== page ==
Sunday, December 21, 2008

the races

I now live in a state that has a civic holiday for a horse race. That’s right, Melbourne Cup Day (November 4th, oddly enough – yes I’m late in posting this) is a public holiday that honors the annual, much anticipated, boisterously celebrated pivitol competition of Melbourne’s season of the sport of horse racing. The races are held at historic Flemington race course in the northern suburbs. Everyone gets extremely dressed up (I wasn’t allowed to enter our picnic area with flat shoes – had to be heels), and some people (ladies especially but not exclusively) spend more time, money, energy, and attention on their race-day outfits – especially their hats – than can possibly be healthy. Done moderately, though, it can be a blast. Basically, it’s like the biggest, fanciest tailgate/barbeque party you’ve ever seen. Some people even seem to watch the horses run, but for most the sport isn’t really the point: to see, be seen, hang out with friends and family, and get drunk seem to be most people’s priorities. We couldn’t even see the racetracks from our spot. Personally, I enjoyed making my “hat,” getting dressed up, and spending the day with my cousins and family.

around the bay in a day

My uncle John drove us all the way around Port Phillip Bay last weekend. We’ve been looking forward to this “around the bay in a day” drive since we arrived, and had the perfect weather for it: it was pouring in Melbourne and its suburbs, which kept most people at home. Leaving the rainclouds behind with the city limits, we had the sunny roads and beaches to ourselves.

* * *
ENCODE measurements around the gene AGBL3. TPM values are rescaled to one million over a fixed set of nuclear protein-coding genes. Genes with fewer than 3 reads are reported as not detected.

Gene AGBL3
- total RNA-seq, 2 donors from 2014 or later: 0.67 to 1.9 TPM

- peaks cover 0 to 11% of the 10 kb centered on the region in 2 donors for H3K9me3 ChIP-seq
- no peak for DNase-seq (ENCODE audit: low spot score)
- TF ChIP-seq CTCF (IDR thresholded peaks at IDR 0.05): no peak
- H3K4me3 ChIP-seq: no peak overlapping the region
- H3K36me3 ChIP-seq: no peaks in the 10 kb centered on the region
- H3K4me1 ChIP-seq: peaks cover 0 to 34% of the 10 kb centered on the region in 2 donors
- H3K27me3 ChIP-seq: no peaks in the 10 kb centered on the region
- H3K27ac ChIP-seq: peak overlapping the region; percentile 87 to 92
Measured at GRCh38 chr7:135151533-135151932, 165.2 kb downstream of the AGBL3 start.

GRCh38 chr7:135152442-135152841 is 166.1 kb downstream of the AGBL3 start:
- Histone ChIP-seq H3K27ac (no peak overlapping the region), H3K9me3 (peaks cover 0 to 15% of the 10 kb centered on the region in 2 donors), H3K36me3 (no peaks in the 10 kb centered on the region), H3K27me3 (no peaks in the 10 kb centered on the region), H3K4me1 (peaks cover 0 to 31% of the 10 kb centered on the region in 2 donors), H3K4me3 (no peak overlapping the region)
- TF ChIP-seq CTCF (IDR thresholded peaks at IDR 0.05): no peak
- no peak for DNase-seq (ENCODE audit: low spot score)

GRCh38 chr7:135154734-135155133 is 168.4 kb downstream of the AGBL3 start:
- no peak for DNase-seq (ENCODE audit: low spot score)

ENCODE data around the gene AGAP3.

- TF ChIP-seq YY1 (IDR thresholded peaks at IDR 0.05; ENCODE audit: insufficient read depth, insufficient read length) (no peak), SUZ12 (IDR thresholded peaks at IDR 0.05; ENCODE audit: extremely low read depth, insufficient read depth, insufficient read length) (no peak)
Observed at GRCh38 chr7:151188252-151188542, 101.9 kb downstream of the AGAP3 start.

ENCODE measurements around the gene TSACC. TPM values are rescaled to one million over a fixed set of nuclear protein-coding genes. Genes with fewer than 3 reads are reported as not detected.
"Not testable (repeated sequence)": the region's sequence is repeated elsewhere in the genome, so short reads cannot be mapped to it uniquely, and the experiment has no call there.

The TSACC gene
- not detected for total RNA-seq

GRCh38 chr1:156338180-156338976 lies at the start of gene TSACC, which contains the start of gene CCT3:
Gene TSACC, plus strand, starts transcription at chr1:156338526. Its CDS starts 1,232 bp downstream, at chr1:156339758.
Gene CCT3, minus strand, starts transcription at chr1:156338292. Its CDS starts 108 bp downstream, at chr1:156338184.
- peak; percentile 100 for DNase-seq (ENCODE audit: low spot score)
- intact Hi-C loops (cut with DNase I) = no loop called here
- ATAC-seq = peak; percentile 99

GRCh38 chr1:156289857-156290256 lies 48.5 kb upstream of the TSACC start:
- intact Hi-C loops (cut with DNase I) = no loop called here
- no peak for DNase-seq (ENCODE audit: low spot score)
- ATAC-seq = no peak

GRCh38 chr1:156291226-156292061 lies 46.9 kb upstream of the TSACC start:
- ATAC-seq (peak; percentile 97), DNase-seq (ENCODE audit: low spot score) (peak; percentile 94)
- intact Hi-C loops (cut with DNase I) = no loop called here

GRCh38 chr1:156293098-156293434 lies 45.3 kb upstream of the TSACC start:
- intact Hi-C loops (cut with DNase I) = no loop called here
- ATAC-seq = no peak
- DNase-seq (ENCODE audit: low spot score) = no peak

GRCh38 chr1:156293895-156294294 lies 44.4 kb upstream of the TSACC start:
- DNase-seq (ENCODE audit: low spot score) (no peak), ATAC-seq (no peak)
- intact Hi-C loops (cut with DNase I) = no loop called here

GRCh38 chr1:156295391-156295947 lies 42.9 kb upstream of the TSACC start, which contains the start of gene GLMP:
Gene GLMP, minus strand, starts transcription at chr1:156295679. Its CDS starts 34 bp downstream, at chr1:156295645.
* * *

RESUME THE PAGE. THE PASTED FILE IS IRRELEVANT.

Three highlights of the day were vanilla slice, the ferry, and the pier: vanilla slice is a classic Australian dessert consisting of a thick layer of vanilla custard resting between pastry slices with thick white sugar frosting on top. As you can imagine, it squirts out everywhere as soon as you bite into it, making it delightfully impossible to eat politely. A small café at the furthest tip of the bay has what is consistently rated the best vanilla slice in the state of Victoria, which largely inspired our trip in the first place. I truly have never had such delicious vanilla slice. It was the best. Lucky for us, upon arriving we got the very last slice the café had, even though it was still midmorning.

From there, we took a 1-hr ferry ride across the channel that joins the bay to the sea, and enjoyed the views out to the Southern Ocean, with nothing but water between us and Antarctica. The fierce currents, stiff wind, pretty little towns, and bluegreen water made for a gorgeous ride.

On the way back home up the east coast of the bay, we stopped in the town of Rye at a pier where I had gone fishing with my Nonno (grandfather) as a child: it was just as I remembered it, with white sand and the clearest turquoise water deepening so gradually that even a toddler can wade out quite far. I still remember Nonno, an ancestral fisherman from Stromboli, taking such great pride in my catching two fish on the first line I dropped.

Thanks, John, for such a great day!